Doing good

Basic Goodness

In the Great Depression, hobos and other travelers used a system of markings to pass on tips or warnings to their fellow “Knights of the Road.”

A cat carved on the fencepost, for example, meant a kindhearted lady lived in the house.

That was the symbol used for Anna Giebler, according to her great-grandson, Luke Dakotas.

Anna was a good cook. She was also a very generous person who would feed anyone who needed it. Neighbors and family, certainly. But also hobos, the homeless and other strangers who wandered through her Western Kansas town.

A couple of months ago, a group that includes Luke, his mother and father, as well as a number of other family members and friends, opened a restaurant in which they hope to continue two of Anna’s traditions: good food and generosity.

The menu at Anna’s Oven features many of Anna Giebler’s recipes – chicken noodles and meatloaf, for example – as well as recipes from Luke’s father’s side of the family (most notably, the lasagna).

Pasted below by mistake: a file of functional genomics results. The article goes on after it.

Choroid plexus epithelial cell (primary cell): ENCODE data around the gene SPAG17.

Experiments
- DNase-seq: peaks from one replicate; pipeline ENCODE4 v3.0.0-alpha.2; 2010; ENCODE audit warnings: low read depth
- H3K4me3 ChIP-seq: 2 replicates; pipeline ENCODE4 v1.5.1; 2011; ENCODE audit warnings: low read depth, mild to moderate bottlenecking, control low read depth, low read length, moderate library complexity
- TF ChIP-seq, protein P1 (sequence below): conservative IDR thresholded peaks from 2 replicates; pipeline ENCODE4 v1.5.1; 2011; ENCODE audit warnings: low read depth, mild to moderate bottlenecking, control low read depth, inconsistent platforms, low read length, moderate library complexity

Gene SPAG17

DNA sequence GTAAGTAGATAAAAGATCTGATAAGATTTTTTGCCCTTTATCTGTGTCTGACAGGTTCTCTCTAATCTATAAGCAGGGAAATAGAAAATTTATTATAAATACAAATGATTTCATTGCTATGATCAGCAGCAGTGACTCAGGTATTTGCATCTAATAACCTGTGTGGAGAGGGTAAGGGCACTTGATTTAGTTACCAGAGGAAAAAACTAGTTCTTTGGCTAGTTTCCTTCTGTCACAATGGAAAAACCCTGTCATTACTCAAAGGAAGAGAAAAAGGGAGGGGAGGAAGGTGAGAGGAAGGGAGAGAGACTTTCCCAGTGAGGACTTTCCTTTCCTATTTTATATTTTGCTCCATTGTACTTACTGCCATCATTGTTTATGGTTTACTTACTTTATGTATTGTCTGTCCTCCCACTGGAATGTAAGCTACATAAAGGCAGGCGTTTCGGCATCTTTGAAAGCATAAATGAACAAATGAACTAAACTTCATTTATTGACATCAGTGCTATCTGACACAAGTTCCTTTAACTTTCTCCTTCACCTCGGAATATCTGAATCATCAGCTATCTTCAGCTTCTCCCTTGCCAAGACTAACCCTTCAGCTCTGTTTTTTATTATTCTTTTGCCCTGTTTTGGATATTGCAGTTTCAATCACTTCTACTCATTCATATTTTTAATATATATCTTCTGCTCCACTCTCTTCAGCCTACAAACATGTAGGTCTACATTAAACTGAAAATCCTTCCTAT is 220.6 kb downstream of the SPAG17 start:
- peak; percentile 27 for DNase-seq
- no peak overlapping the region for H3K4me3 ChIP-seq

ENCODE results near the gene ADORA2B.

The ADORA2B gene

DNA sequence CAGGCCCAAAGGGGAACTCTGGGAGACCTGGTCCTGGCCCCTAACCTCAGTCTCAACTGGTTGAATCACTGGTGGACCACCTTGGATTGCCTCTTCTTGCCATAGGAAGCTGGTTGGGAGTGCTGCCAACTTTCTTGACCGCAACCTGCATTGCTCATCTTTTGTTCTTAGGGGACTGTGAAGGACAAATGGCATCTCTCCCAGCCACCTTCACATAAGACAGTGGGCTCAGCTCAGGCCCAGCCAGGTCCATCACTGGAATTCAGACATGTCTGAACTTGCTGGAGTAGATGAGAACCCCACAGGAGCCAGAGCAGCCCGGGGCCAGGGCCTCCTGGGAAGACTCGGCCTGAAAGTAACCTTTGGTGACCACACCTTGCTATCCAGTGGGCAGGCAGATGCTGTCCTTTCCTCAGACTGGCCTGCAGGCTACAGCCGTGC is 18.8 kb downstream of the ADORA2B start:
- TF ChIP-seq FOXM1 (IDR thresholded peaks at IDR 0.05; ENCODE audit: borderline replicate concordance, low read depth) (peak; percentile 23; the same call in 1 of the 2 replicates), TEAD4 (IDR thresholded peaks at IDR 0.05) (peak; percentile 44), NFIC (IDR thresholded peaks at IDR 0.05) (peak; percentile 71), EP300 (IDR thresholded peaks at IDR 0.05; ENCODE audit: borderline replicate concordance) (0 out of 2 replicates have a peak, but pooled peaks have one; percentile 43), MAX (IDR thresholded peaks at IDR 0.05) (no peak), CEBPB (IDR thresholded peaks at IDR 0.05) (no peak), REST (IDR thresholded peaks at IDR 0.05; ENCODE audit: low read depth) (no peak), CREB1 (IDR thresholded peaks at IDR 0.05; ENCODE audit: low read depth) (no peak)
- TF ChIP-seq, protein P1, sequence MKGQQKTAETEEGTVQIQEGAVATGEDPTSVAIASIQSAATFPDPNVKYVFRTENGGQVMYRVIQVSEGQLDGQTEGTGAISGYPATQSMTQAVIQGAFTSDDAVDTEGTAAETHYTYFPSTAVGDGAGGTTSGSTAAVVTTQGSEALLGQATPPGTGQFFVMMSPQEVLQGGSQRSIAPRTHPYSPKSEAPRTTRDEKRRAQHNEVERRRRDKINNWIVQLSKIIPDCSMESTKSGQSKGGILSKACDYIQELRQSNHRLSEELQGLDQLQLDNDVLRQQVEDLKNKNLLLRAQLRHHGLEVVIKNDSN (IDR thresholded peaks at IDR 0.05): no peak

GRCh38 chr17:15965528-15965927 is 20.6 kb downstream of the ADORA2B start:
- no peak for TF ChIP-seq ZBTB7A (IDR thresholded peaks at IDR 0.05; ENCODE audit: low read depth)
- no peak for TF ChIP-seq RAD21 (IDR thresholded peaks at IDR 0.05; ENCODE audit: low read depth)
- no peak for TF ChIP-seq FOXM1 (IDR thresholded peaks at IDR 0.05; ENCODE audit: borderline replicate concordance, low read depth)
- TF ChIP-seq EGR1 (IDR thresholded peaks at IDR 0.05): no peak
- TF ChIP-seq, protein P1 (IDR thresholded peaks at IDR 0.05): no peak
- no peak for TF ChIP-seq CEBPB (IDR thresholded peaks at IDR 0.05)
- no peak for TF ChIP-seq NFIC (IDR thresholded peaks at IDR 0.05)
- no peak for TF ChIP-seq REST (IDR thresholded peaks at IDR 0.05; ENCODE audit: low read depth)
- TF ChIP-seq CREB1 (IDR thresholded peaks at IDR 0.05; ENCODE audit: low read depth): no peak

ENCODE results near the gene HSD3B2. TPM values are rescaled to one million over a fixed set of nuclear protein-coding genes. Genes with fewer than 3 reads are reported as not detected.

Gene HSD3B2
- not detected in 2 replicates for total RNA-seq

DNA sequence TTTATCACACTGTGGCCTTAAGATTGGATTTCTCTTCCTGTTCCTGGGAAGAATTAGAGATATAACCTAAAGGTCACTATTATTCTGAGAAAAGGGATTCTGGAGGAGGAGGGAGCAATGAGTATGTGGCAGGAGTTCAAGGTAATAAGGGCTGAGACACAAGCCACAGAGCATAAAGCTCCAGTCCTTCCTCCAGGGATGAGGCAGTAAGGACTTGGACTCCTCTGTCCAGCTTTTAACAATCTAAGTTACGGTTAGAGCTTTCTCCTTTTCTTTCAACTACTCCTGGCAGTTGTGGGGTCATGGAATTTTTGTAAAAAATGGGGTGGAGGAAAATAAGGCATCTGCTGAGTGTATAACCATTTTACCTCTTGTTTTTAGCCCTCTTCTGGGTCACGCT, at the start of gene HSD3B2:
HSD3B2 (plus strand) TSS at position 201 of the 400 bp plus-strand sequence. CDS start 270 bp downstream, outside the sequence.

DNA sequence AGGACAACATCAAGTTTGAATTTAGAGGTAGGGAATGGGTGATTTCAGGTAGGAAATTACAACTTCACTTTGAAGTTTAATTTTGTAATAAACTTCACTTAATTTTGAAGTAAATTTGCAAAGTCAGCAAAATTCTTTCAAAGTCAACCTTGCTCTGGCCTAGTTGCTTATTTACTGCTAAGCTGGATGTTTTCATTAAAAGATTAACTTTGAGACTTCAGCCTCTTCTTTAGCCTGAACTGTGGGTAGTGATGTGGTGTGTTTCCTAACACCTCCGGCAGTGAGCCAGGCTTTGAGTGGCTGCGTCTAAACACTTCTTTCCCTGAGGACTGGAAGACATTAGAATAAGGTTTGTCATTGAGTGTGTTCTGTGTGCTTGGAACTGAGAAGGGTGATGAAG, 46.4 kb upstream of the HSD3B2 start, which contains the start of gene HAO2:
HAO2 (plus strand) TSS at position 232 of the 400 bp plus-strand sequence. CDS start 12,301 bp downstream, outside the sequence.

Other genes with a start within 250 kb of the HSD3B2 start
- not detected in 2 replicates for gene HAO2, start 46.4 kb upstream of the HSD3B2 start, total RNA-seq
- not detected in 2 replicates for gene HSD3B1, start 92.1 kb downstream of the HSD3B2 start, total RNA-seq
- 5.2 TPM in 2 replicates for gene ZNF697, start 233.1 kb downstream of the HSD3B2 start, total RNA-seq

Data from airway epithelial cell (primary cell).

That’s the restaurant’s basic business concept: good, home-cooked food for people who need it. (And the food is good, by the way.)

But many of the group share more than family ties. They’re also “Friends of St. Anne’s Girls’ School,” supporters committed to improving educational opportunities for young girls in Kapkemich, Kenya.

50% of the restaurant’s profits will go to the school.

It’s not a promotional gimmick or marketing ploy.

“We’re not trying to use this as a soapbox,” Luke relays. “We do this because we care.

Doing good may be good for business.

But it’s refreshing when the main objective is just the good itself.